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Sometime between the invention of the coloring book and the touchscreen came paint-by-numbers. The man who helped invent that system, Dan Robbins, died this week at age 93. NPR's Elizabeth Blair takes a moment to remember his legacy.
ELIZABETH BLAIR, BYLINE: It looks like paint-by-numbers might be the worst thing you could say about a painting, and yet the inspiration came from a technique used by master artist Leonardo da Vinci to help his assistants. Here's what happened.
After World War II, Dan Robbins was working for the Palmer Paint Company in Detroit. The owner, Max Klein, wanted a product that would appeal to the adult hobby market. Robbins started by picking a subject.
LARRY ROBBINS: Whether it was a seascape, a landscape, whatever, and paint the picture first.
BLAIR: Larry Robbins, Dan's son, says then, his dad would lay a clear, plastic sheet over the painting and assign numbers to the colors he used.
ROBBINS: Well, beginner kits might only have 20 colors. Or a more advanced kit might have 30 to 40 colors.
BLAIR: Add a couple of paint brushes and a canvas, encouraging words like every man a Rembrandt on the box, and voila, painting-by-numbers became a hit, with some 20 million kits sold in 1955. William Lawrence Bird curated an exhibition exploring the craze for the Smithsonian Museum of American History. He says Dan Robbins would read the mail to find out what people wanted to paint.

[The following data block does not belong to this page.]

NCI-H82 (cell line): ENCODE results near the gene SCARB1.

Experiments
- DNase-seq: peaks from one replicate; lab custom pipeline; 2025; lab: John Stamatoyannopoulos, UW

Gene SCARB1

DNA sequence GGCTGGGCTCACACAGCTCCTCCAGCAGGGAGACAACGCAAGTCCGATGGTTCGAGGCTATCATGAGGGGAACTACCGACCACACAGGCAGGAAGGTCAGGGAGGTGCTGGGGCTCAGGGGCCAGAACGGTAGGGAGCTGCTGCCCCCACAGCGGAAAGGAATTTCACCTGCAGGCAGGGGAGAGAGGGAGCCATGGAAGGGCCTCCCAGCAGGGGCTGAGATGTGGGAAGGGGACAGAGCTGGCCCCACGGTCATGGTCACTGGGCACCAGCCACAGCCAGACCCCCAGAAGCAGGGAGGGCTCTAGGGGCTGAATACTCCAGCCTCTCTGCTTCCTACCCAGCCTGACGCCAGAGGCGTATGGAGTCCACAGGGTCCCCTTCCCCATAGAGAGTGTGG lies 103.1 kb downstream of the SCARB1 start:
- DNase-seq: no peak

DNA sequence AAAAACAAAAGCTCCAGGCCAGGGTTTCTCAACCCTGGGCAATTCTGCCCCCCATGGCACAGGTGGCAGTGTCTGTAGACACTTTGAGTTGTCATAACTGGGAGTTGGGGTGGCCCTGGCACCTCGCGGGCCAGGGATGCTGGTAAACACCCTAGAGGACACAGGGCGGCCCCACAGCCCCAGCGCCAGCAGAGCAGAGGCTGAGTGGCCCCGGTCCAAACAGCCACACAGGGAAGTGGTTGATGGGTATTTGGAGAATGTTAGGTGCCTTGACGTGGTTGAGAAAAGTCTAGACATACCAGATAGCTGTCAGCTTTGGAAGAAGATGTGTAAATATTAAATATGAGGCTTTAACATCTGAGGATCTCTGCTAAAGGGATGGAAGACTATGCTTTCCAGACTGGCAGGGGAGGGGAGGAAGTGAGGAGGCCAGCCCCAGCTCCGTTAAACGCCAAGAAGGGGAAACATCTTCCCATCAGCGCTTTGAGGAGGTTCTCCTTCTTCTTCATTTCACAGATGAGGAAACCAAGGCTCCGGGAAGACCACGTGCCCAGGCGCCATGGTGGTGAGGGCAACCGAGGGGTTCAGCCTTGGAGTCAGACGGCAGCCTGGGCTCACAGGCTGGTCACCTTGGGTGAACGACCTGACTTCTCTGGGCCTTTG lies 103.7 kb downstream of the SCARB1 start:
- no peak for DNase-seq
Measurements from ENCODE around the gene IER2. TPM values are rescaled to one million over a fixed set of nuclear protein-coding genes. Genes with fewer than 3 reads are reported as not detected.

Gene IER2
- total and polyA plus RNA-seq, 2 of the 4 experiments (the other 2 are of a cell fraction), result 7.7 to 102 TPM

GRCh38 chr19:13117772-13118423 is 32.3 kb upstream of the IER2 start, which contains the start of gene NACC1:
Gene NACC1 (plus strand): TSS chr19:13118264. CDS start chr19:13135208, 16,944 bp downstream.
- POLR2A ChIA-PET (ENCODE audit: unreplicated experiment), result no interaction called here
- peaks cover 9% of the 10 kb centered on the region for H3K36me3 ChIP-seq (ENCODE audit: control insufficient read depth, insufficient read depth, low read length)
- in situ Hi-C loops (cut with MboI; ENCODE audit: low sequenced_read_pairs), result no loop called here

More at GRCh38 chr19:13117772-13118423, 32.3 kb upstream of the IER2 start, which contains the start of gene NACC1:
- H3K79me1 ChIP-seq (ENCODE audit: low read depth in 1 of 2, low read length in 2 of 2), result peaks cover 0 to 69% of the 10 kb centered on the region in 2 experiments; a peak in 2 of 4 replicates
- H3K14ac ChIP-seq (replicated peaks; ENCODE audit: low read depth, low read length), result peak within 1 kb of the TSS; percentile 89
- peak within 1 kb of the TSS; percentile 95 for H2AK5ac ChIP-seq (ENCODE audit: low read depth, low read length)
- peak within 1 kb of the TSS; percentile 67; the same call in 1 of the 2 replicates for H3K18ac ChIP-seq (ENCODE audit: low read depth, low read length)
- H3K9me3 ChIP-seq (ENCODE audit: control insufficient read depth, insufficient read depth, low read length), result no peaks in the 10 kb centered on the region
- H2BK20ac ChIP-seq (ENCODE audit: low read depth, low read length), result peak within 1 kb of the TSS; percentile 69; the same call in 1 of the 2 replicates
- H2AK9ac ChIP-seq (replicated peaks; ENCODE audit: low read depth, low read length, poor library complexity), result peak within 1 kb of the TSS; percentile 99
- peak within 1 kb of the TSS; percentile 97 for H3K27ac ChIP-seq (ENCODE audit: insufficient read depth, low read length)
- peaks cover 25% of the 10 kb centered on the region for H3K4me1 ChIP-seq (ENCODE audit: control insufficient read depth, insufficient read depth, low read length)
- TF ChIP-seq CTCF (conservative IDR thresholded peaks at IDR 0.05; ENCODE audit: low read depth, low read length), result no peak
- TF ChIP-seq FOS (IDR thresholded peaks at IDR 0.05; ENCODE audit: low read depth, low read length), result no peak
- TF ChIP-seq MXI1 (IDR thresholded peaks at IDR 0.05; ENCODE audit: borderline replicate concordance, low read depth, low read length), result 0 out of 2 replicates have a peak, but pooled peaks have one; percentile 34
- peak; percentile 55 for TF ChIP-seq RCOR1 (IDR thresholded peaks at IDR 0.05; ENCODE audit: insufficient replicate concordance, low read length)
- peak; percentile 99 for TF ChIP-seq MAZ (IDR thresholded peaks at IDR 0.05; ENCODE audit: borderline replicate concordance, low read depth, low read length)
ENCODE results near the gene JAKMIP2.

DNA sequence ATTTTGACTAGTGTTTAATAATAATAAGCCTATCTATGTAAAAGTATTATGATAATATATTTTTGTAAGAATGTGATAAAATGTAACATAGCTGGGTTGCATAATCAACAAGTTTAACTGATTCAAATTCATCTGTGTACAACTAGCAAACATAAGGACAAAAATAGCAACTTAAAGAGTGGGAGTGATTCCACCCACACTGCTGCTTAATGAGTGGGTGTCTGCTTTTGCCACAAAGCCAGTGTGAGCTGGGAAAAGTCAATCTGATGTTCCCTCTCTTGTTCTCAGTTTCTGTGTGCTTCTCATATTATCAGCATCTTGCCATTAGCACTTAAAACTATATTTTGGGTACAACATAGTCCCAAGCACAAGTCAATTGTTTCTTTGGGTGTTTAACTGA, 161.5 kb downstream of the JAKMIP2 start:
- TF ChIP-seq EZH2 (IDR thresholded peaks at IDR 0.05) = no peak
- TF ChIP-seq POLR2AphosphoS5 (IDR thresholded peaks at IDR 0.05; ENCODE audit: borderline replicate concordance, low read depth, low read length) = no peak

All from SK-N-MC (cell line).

WILLIAM LAWRENCE BIRD: You know, pets, kittens, puppy dogs, horses. And some people, when they would finish the painting, they would sign it.
BLAIR: Critics were incensed. They saw it as a time wasting, shallow activity. But Larry Robbins says his dad didn't seem bothered.
ROBBINS: I don't think dad ever really got too caught up in the back and forth of whether paint-by-members was considered art or not. It gave an individual who would never have the opportunity to paint a beautiful picture the chance to experience art.
BLAIR: Dan Robbins continued making his own art and working freelance for commercial clients. Curator Bird says one of those jobs was designing toys for McDonald's Happy Meals. Elizabeth Blair, NPR News.
(SOUNDBITE OF NICK BOX'S "SONO")